Fourth of July Safety: Even legal fireworks (including sparklers) can be dangerous
As the sun starts to set on Fourth of July, Kern County streets start to shine bright with multi-colored fountains of light and flashes. But a celebration of our nation’s independence can turn tragic quickly without proper fireworks safety measures.
In fact, did you know about 11,000 people are treated in U.S. hospital emergency rooms for fireworks-related injuries each year. And in the month surrounding July 4, our nation sees about 200 fireworks injuries per day, according to the U.S. Consumer Product Safety Commission.
Despite the dangers of fireworks, few people understand the associated risks: serious burns, eye injuries, structure fires, and even death.
In 2017, for example, eight people died in our country and over 12,000 were injured badly enough to require medical treatment after fireworks-related incidents. Of those, 50% of the injuries were to children and young adults under the age of 20. While the majority of these incidents were due to amateurs attempting to use professional-grade, homemade or other illegal fireworks or explosives, an estimated 1,200 injuries were from less powerful devices like small firecrackers and sparklers, according to the National Fire Protection Association.
Injuries to people aside, fireworks start an average of 18,500 fires each year, including 1,300 structure fires and 300 vehicle fires.
Even sparklers, popular among young children, can be dangerous — much more than most people think. Sparklers burn at about 2,000 degrees, hot enough to melt some metals, and can quickly ignite clothing. Many children have received severe burns from dropping sparklers on their feet. In fact, sparklers account for more than 25% of emergency room visits for fireworks injuries, and nearly half of injuries for children under 5 years old, according to the National Safety Council. Alternatives include glow sticks, confetti poppers or colored streamers.
Chain | Cohn | Clark advises everyone to enjoy fireworks at public displays conducted by professionals. They may be legal in Kern County, but they are not necessarily safe.
But if you do take part and celebrate the Fourth of July with legal fireworks, here are some safety tips to keep in mind:
- Never allow young children to play with or ignite fireworks.
- Always have an adult supervise fireworks activities.
- Never place any part of your body directly over a fireworks device when lighting the fuse. Back up to a safe distance immediately after lighting fireworks.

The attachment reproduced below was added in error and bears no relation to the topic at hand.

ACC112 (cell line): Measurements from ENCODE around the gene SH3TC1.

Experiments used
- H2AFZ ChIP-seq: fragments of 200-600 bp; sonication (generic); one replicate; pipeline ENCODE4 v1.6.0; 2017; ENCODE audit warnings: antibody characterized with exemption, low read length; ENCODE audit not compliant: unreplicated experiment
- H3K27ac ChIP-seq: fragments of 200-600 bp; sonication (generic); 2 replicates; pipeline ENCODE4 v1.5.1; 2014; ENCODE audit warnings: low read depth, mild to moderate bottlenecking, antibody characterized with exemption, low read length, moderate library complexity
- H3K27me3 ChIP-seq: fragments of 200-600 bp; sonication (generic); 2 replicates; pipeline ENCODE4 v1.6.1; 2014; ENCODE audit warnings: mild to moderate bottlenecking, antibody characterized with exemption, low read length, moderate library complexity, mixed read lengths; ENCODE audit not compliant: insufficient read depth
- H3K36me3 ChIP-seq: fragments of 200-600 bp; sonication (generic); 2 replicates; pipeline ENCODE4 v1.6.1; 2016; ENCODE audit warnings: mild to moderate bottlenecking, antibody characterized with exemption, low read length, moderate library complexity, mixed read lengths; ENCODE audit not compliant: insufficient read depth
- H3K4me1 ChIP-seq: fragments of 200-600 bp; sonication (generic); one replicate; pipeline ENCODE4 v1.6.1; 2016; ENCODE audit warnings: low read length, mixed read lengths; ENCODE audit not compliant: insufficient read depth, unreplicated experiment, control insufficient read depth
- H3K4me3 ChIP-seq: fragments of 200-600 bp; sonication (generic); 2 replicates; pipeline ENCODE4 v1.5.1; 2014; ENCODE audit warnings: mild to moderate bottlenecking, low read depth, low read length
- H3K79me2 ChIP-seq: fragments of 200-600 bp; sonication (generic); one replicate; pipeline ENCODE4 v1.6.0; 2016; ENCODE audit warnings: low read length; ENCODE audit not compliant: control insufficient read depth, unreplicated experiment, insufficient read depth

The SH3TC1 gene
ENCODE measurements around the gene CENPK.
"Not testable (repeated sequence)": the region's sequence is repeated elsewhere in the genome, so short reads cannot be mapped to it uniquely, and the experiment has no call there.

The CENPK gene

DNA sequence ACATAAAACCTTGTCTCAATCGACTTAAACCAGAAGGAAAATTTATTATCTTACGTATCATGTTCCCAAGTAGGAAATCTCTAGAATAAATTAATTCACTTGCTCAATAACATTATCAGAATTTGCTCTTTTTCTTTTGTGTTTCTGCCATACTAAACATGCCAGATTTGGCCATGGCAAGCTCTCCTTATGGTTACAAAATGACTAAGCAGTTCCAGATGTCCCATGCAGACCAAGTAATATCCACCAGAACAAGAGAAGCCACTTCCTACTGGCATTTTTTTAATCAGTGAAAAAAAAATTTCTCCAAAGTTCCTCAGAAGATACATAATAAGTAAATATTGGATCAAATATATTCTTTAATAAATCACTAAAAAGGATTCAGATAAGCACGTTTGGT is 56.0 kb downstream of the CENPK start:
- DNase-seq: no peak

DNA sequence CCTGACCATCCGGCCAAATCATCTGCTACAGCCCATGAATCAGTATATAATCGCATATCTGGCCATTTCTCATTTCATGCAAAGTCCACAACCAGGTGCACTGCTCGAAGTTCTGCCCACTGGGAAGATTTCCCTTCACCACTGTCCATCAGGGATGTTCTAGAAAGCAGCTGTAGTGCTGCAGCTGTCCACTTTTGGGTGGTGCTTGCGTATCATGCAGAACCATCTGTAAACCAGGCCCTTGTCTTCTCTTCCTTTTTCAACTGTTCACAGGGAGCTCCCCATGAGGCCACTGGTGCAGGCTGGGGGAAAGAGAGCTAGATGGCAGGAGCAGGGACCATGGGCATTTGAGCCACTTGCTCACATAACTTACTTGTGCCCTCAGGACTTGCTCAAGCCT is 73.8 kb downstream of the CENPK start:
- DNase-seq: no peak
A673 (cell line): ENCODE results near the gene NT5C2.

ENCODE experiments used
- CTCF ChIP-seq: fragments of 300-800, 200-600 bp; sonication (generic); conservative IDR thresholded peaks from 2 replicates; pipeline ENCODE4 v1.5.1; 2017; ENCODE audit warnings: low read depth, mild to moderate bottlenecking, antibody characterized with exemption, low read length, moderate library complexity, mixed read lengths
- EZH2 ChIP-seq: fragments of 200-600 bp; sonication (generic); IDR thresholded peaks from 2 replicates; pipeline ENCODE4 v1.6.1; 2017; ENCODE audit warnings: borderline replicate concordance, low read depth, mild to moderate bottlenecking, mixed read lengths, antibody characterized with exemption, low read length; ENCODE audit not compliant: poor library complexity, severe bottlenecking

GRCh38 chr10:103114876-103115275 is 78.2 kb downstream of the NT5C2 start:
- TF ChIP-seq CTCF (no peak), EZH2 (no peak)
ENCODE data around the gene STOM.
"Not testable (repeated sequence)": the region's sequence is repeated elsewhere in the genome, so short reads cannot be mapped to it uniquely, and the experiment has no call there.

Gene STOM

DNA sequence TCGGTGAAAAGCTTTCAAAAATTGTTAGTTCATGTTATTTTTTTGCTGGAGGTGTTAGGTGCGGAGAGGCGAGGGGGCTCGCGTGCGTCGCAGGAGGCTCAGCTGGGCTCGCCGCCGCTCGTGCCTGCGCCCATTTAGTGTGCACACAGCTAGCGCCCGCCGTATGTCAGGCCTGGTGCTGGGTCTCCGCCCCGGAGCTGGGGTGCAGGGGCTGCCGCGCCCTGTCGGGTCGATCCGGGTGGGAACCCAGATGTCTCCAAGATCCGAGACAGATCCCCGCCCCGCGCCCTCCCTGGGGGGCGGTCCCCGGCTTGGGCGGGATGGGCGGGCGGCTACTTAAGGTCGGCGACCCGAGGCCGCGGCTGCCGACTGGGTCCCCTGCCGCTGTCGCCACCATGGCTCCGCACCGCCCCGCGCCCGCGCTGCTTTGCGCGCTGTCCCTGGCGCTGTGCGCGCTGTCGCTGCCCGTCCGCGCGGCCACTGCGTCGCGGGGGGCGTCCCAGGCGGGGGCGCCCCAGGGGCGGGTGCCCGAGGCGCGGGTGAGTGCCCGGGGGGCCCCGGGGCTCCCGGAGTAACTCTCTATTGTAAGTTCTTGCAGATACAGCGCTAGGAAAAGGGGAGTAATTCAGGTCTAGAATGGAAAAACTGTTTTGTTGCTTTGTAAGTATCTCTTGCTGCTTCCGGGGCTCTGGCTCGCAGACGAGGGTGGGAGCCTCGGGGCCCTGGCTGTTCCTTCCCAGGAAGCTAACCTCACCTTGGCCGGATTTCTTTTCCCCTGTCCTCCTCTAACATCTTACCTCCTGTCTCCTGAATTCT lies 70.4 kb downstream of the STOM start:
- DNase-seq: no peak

- Only use fireworks outdoors in a clear area, and away from buildings and vehicles.
- Never try to re-light or pick up fireworks that have not ignited fully.
- Never point or throw fireworks at another person.
- Keep a bucket of water or a garden hose handy in case of fire or other mishap.
- Light fireworks one at a time, then move back quickly.
- Never carry fireworks in a pocket or shoot them off in metal or glass containers.
- After fireworks complete their burning, douse the spent device with plenty of water from a bucket or hose before discarding it to prevent a trash fire.
- Never use fireworks while impaired by drugs or alcohol.
- Never light them indoors.
- Never use illegal fireworks. Plus, fire departments in both Bakersfield and Kern County hand out fines of $1,500 and up for illegal firework activity.
If someone is injured by fireworks, here’s what you can do:
- If an eye injury happens, don’t let the injured person touch or rub it, as this may cause even more damage. Don’t flush the eye out with water or try to put any ointment on it. Cut out the bottom of a paper cup, place it around the eye, and get medical care right away — eyesight may depend on it.
- If someone suffers a burn, remove clothing from the burned area, and call your doctor immediately.
- If someone is injured due to the negligence of someone else, please contact Chain | Cohn | Clark immediately to receive legal assistance, be compensated for injuries suffered, and continue to get medical care in the future.
Chain | Cohn | Clark in recent years has represented victims of fireworks accidents and other burn injury cases. In 2014 attorney David Cohn represented two men who suffered from severe injuries caused in a fireworks accident while attending a party on Fourth of July in west Bakersfield. The two men arrived at the party where party-goers were allegedly setting off illegal fireworks and explosives. A blast injured two clients, and the case settled in 2018 for $2.3 million.
— Alexa Esparza contributed to this report.
If you or someone you know is injured in a fireworks accident due to the negligence of another, please call the attorneys at Chain | Cohn | Clark at (661) 323-4000, or chat with us online at chainlaw.com.